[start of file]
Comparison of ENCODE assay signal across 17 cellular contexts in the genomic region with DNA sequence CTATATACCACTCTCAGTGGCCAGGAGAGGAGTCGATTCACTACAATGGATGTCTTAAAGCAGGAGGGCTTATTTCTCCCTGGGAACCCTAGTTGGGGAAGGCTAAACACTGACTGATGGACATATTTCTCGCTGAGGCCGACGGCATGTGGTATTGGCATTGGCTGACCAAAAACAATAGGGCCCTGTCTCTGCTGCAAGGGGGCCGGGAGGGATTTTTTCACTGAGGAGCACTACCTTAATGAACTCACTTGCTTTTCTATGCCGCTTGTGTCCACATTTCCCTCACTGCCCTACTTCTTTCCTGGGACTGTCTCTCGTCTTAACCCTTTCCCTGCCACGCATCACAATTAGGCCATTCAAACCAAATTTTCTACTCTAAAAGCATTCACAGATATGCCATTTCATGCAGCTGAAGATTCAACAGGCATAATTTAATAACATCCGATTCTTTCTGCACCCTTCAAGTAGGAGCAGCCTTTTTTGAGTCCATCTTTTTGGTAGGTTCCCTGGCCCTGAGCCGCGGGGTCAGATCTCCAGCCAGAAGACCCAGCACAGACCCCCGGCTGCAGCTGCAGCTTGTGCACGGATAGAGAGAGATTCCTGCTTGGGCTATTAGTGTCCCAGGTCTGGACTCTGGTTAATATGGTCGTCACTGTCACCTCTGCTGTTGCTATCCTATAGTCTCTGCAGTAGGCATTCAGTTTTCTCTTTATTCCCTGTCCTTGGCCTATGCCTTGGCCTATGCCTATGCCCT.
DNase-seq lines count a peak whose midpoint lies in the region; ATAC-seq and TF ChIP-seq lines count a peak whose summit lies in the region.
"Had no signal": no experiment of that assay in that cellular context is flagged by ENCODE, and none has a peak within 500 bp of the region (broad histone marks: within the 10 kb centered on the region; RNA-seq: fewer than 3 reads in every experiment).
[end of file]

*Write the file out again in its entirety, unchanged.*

Comparison of ENCODE assay signal across 17 cellular contexts in the genomic region with DNA sequence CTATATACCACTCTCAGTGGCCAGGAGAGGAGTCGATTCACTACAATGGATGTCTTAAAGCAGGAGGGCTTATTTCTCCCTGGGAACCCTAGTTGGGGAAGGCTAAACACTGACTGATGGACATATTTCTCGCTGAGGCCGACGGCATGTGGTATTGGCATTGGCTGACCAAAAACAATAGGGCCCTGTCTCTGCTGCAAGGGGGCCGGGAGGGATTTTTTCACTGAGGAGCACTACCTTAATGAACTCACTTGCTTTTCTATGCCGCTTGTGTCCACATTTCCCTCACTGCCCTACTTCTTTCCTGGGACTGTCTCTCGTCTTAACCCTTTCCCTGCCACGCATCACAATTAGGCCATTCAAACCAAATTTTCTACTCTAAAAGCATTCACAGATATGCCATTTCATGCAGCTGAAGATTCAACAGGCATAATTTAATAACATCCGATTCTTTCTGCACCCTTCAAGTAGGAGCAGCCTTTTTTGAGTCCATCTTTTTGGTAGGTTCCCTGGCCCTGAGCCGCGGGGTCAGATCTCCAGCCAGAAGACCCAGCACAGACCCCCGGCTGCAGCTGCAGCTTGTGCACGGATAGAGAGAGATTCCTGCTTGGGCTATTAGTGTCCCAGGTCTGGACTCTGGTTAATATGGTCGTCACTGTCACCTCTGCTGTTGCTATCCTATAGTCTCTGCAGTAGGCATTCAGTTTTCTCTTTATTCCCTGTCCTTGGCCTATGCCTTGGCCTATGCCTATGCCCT.
DNase-seq lines count a peak whose midpoint lies in the region; ATAC-seq and TF ChIP-seq lines count a peak whose summit lies in the region.
"Had no signal": no experiment of that assay in that cellular context is flagged by ENCODE, and none has a peak within 500 bp of the region (broad histone marks: within the 10 kb centered on the region; RNA-seq: fewer than 3 reads in every experiment).